ST. PETERSBURG — The coronavirus pandemic and its impact on many sectors of the economy is directly affecting college students, from lost jobs to reduced family support due to changing financial situations. Such rapid changes will challenge how college students continue to succeed while earning their degrees on time.
There is however a variety of financial aid resources and new opportunities students can and should take advantage of to support their higher education goals in this new landscape.
First and foremost is the CARES Act (Coronavirus Aid, Relief and Economic Security) Higher Education Emergency Relief Fund. The University of South Florida received $17.4 million from the U.S. Department of Education, which is being used for emergency student aid. Students who have expenses related to the disruption of campus operations – from medical and housing to unexpected childcare and relocation costs – are eligible to apply for this program.
“We began administering these funds to students who were enrolled in the spring semester and are continuing to do so throughout summer,” said Billie Jo Hamilton, USF’s associate vice president of enrollment planning and management. “We also made the decision to administer CARES Act funding in such a way so that students can have access to it throughout the fall, as impacts from the pandemic will continue as we start the upcoming semester.”
As of July 7, 2020, the university has provided more than $10.5 million in financial assistance to around 10,350 USF students. Eligible students may apply online through Aug. 7 or until all funds are exhausted.
In June, the university made an unprecedented investment of $20 million to help students who continue to experience financial hardships get back on a path to a timely graduation. The university has begun awarding the We Got U-SF Scholarship and waiver to nearly 22,000 eligible undergraduate and graduate students to encourage full-time enrollment in the fall semester.
“This investment, which is intended to cover most of the cost of an additional course, gives almost every student money if they go full time and if they aren’t already receiving some other type of financial aid or tuition waiver,” said Hamilton. “We don’t want students to take a pause or slow down their higher education goals.”
USF created this unique initiative upon recognizing that financial uncertainty may interrupt the academic progress of students, which could lead to increased debt and tens of thousands of dollars in lost wages from delayed entry into the workforce.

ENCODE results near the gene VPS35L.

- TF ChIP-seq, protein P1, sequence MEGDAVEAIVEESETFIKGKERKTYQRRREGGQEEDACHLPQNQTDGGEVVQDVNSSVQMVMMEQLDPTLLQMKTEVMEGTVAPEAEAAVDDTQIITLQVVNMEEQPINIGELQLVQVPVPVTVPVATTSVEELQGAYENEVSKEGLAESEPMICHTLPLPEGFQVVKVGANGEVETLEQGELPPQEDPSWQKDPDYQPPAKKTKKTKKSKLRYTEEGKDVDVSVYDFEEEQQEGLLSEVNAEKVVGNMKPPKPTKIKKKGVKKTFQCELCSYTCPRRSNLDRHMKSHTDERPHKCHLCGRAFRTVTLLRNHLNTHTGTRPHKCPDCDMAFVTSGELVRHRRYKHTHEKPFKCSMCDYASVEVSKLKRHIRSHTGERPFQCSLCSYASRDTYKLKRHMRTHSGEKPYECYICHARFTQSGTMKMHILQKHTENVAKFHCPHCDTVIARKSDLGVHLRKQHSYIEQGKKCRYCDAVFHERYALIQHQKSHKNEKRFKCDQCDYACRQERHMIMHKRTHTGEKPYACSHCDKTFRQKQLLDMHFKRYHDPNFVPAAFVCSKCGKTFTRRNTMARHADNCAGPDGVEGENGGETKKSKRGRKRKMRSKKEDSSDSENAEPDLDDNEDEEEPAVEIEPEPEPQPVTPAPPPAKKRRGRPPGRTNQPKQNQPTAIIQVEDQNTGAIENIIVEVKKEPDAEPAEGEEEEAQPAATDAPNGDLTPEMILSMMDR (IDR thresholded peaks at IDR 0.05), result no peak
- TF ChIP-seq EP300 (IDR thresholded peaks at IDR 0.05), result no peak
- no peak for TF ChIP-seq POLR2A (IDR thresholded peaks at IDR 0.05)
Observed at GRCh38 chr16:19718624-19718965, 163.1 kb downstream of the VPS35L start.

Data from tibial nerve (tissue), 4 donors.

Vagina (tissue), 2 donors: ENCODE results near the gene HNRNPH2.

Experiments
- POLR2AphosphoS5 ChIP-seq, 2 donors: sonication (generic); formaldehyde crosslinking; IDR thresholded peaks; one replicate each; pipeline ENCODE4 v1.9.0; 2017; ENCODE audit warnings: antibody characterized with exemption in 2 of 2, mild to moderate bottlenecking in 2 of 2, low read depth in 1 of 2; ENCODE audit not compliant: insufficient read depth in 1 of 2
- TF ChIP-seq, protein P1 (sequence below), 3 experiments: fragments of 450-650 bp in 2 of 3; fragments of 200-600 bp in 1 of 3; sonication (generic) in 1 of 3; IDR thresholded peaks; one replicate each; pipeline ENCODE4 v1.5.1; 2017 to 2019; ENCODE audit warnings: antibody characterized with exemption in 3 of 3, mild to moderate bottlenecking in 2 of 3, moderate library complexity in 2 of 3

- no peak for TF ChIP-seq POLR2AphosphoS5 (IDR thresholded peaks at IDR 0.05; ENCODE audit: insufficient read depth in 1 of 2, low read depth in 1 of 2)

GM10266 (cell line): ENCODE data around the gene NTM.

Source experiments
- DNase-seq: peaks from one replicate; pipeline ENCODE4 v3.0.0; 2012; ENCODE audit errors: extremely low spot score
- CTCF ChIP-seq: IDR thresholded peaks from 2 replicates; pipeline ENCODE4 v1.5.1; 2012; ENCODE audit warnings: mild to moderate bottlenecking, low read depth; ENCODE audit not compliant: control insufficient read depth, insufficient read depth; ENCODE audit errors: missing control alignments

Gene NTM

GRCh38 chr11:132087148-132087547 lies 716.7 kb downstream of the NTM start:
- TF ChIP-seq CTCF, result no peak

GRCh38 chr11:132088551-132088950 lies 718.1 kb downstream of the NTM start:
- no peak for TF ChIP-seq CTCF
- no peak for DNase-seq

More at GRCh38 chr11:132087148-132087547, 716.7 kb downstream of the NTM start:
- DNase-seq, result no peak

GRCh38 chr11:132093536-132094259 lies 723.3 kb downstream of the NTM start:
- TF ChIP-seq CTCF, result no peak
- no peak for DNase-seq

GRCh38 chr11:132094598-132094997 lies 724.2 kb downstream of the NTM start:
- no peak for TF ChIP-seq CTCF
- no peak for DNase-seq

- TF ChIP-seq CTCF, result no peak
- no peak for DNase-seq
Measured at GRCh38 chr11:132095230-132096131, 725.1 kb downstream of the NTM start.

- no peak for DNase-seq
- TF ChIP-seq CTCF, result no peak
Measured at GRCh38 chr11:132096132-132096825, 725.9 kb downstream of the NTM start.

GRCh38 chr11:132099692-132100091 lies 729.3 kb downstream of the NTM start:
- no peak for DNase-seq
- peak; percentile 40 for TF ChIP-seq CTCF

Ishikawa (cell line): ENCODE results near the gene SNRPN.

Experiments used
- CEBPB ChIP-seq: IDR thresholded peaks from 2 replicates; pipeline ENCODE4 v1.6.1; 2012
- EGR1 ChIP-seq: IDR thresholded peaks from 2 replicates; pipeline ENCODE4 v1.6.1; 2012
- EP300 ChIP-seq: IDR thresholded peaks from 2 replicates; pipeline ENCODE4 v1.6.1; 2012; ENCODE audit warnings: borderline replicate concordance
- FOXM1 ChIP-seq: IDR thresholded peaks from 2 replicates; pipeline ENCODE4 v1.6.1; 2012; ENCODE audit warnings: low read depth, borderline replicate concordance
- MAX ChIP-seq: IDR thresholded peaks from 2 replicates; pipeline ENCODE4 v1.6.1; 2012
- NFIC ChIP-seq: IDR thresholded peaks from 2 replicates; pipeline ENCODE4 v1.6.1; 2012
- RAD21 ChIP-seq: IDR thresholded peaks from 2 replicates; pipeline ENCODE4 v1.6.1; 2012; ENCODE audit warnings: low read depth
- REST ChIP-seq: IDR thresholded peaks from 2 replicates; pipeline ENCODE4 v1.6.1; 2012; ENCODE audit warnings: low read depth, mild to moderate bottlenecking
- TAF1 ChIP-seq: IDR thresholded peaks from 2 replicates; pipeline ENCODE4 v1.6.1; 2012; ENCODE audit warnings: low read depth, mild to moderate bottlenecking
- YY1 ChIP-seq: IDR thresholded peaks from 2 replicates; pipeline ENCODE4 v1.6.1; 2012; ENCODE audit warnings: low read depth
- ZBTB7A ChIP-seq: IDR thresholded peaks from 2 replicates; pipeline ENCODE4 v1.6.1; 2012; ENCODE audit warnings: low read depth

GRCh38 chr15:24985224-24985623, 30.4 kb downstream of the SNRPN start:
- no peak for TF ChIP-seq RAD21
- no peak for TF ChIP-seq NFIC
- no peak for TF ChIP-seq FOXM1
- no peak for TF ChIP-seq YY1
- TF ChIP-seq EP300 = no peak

Beyond the financial assistance provided due to the pandemic, Hamilton stressed the same message she does every year to students: the need to apply for FAFSA (Free Application for Federal Student Aid) and understand the requirements. She also urges students to get in touch with the financial aid office to discuss unique circumstances and not wait until the last minute.
“Students should know that it is really challenging planning for financial aid and their college costs, navigating how much they need and whether they should take out a loan or not,” explained Hamilton.
This year could prove even more challenging. Hamilton said that families have been getting in touch to discuss their changing financial situations and how that will impact FAFSA.
“We are starting to hear from families that the aid they have been awarded based on their 2018 income doesn’t reflect how their income has changed drastically due to the pandemic. Students and families may need to reach out to our office to see about re-evaluating their eligibility for aid in 2020,” said Hamilton.
There is some good news. The recent consolidation of the three USF campuses, which went into effect on July 1, could bring about greater financial opportunity. Most academic scholarships are attached to colleges and academic programs. With more programs planned to be offered at all three campuses, there is a strong likelihood students will be eligible for more scholarships than they would prior to consolidation.
So, what can undergraduate and graduate students do right now to take advantage of this new landscape? For starters, make sure to read emails from the financial aid office and act when directed. Commit academically to fall classes and apply for available funds if eligible. And always get your information directly from reliable sources, added Hamilton.
“Don’t assume that your friend or someone else can directly speak to your financial situation, as each student is different,” she said. “Rather, talk to someone in the financial aid office, they would best be able to help you with your unique situation.”